The international community grappled with how to respond to the Somali crisis, and Canadian soldiers served with forces led by the United Nations and the United States to help restore peace – an effort that was mired in controversy and widely seen as a failure.

Mr. Hussen settled in Toronto’s Regent Park neighbourhood, a series of low-rise buildings built in the postwar period, designated for social housing and later seen as a poorly planned project with high levels of deprivation.

He co-founded the Regent Park Community Council, which represented the voices of the neighbourhood’s 15,000 residents. He lobbied for hundreds of millions of dollars in investments in the local community as part of the $1-billion Regent Park revitalization project that has seen the low-rise blocks demolished and replaced with glass condominium towers, galleries and new recreation facilities.

Mr. Hussen, a father of two who graduated from the University of Ottawa law school in 2011 and was called to the Ontario bar in 2012, also has a long-time connection with the Liberal Party in Ontario, working as a special assistant to former premier Dalton McGuinty.

He also has deep roots in the Somali-Canadian community, serving as president of the Canadian Somali Congress and speaking out on issues including the violent deaths of Somali youth in Alberta.

Canadians of Iranian heritage were also celebrating on Monday night and in the early hours of Tuesday as two Iranian Canadians were elected in the Toronto area.

Liberal candidate Ali Ehsassi beat the Conservative incumbent in the north Toronto riding of Willowdale – a moment captured by a supporter in a Facebook video as Mr. Ehsassi is surrounded by supporters and responds in Persian when asked how he feels: “Very, very good.”

Mr. Ehsassi has law degrees from York University’s Osgoode Hall and Georgetown University Law Center in the United States. He has held positions in the Ontario and federal civil service and practised law in Toronto and Washington, D.C., with a focus on international trade.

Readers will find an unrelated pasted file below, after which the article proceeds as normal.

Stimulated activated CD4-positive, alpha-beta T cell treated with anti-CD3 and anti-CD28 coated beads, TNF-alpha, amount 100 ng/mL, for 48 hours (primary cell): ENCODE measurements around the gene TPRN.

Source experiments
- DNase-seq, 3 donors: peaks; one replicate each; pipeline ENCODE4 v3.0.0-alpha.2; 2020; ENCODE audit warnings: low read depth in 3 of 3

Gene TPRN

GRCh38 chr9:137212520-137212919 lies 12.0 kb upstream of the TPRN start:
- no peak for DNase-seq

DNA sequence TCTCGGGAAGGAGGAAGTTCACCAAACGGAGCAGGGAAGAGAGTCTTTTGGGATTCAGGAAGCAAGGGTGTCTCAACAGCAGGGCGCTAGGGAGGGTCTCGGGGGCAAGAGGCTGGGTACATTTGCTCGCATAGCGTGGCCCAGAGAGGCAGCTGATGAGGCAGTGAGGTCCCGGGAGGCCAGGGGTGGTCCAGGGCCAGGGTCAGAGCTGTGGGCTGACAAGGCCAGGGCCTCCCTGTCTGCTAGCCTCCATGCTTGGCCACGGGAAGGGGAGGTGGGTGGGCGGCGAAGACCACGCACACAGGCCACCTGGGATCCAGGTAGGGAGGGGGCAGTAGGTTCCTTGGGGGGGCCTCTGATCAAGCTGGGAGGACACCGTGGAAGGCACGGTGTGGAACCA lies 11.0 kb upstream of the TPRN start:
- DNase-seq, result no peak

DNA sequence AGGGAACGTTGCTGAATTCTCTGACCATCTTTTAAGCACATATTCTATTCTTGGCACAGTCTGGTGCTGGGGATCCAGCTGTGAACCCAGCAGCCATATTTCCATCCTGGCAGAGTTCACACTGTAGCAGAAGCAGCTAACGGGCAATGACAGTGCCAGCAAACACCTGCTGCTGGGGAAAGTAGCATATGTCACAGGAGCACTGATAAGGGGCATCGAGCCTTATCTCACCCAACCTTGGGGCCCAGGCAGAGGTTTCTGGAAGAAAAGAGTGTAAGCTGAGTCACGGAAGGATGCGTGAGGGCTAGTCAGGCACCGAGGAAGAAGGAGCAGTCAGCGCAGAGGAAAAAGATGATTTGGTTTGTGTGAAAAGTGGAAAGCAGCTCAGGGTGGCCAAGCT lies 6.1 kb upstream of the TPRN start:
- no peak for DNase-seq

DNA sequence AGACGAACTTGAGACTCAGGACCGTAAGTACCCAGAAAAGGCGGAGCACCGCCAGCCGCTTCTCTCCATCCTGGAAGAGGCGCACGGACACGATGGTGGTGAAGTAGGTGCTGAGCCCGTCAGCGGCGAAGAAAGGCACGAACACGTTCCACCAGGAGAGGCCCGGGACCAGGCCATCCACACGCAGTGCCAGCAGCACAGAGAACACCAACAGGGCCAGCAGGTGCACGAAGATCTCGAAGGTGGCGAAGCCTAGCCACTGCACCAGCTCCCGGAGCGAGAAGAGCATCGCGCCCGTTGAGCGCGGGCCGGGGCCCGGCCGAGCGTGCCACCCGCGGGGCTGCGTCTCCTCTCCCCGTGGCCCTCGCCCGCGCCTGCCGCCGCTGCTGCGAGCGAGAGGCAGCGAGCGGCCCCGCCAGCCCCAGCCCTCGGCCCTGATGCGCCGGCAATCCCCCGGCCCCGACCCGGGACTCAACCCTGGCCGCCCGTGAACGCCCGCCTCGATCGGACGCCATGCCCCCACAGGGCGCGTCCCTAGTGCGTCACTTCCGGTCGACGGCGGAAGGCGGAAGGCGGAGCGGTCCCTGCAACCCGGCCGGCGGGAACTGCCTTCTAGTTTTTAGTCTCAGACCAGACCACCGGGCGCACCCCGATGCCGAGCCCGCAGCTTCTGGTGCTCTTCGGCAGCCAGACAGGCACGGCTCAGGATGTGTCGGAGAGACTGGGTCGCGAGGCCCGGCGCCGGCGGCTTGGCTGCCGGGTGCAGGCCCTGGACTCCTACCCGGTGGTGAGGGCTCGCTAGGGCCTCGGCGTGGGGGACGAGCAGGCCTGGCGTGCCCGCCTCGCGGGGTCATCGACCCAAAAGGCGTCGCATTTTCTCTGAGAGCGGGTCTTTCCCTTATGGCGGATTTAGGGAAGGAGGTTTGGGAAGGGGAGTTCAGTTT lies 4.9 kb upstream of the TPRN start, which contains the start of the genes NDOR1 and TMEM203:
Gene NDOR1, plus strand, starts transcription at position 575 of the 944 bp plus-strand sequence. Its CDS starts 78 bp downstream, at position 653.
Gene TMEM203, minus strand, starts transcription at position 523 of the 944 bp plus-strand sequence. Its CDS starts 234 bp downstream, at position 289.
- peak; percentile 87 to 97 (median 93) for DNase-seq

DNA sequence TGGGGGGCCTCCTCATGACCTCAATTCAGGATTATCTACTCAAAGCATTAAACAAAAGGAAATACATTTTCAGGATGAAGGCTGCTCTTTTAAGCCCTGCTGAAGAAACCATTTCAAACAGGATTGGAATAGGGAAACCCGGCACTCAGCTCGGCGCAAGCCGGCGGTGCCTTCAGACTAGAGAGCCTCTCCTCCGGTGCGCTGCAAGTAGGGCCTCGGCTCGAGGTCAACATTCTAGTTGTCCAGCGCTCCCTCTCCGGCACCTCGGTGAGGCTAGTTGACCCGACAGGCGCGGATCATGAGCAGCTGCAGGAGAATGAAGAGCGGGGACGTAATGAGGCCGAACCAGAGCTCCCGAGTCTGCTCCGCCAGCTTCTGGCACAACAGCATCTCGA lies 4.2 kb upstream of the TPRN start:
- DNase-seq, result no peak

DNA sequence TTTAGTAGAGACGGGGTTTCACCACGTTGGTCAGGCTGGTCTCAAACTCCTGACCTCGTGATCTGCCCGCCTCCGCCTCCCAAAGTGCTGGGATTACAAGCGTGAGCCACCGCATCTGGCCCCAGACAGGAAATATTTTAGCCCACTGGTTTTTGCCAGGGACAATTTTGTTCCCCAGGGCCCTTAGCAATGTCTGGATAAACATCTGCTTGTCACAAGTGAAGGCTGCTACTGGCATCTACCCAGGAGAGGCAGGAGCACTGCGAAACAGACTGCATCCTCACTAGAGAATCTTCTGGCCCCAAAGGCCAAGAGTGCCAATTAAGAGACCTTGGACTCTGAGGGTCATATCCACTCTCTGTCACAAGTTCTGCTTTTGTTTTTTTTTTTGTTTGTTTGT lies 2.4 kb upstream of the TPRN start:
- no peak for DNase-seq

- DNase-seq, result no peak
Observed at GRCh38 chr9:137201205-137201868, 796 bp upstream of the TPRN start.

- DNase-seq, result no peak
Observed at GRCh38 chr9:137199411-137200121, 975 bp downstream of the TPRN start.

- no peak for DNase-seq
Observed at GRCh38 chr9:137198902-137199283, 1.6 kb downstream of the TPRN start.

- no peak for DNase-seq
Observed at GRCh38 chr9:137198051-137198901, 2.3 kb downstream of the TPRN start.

The son of an Iranian diplomat who left revolutionary Iran – much like thousands of Iranians who fled persecution and retribution after 1979 – Mr. Ehsassi arrived in Canada when he was 15 years old. Born in Geneva and raised for a time in New York City, the young Ehsassi would come to see Canada as home.

“My parents came here with a couple of suitcases. They had experienced a lot of hardship after the revolution,” he told the iPolitics.ca website in August.

“My focus when we came here was to never to look to the past. It was always to look to the future,” he added.

His victory – and the election of another Iranian Canadian – was widely celebrated by the Iranian diaspora, including the community in Canada.


Majid Jowhari, a married father of two and businessman, had a tougher election night than some others, narrowly beating his Conservative rival in the suburban riding of Richmond Hill that forms part of the 905 belt that the Tories dominated in the 2011 election and lost badly on Monday night.

“I’m forever grateful to all our volunteers who came together to make this possible, you’re all family to me and this is your victory!” he tweeted on Tuesday morning.

Mr. Jowhari was born in Iran and moved to Canada in the pivotal year of 1979, when the country’s monarchy was overthrown and the clergy would eventually emerge as the country’s new ruling elite.

He studied industrial engineering at Ryerson University and graduated from York University with an MBA. He has worked in senior manager and program manager roles with Deloitte, Direct Energy and BlackBerry.

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Follow on Twitter: @affanchowdhry